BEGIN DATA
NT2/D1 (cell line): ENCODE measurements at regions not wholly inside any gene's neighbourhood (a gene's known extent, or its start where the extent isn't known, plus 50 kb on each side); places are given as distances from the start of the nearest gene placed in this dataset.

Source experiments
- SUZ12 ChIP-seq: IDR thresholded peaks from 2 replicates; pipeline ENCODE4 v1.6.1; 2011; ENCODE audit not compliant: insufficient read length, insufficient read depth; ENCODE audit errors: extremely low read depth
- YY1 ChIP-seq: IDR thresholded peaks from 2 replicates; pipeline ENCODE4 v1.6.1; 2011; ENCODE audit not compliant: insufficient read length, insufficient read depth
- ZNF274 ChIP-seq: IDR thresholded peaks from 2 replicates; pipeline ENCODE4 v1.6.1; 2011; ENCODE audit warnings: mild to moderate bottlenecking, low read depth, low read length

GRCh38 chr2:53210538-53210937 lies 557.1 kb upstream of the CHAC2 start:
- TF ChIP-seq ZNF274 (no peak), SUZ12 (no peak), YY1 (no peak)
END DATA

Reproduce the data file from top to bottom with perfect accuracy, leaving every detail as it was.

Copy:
NT2/D1 (cell line): ENCODE measurements at regions not wholly inside any gene's neighbourhood (a gene's known extent, or its start where the extent isn't known, plus 50 kb on each side); places are given as distances from the start of the nearest gene placed in this dataset.

Source experiments
- SUZ12 ChIP-seq: IDR thresholded peaks from 2 replicates; pipeline ENCODE4 v1.6.1; 2011; ENCODE audit not compliant: insufficient read length, insufficient read depth; ENCODE audit errors: extremely low read depth
- YY1 ChIP-seq: IDR thresholded peaks from 2 replicates; pipeline ENCODE4 v1.6.1; 2011; ENCODE audit not compliant: insufficient read length, insufficient read depth
- ZNF274 ChIP-seq: IDR thresholded peaks from 2 replicates; pipeline ENCODE4 v1.6.1; 2011; ENCODE audit warnings: mild to moderate bottlenecking, low read depth, low read length

GRCh38 chr2:53210538-53210937 lies 557.1 kb upstream of the CHAC2 start:
- TF ChIP-seq ZNF274 (no peak), SUZ12 (no peak), YY1 (no peak)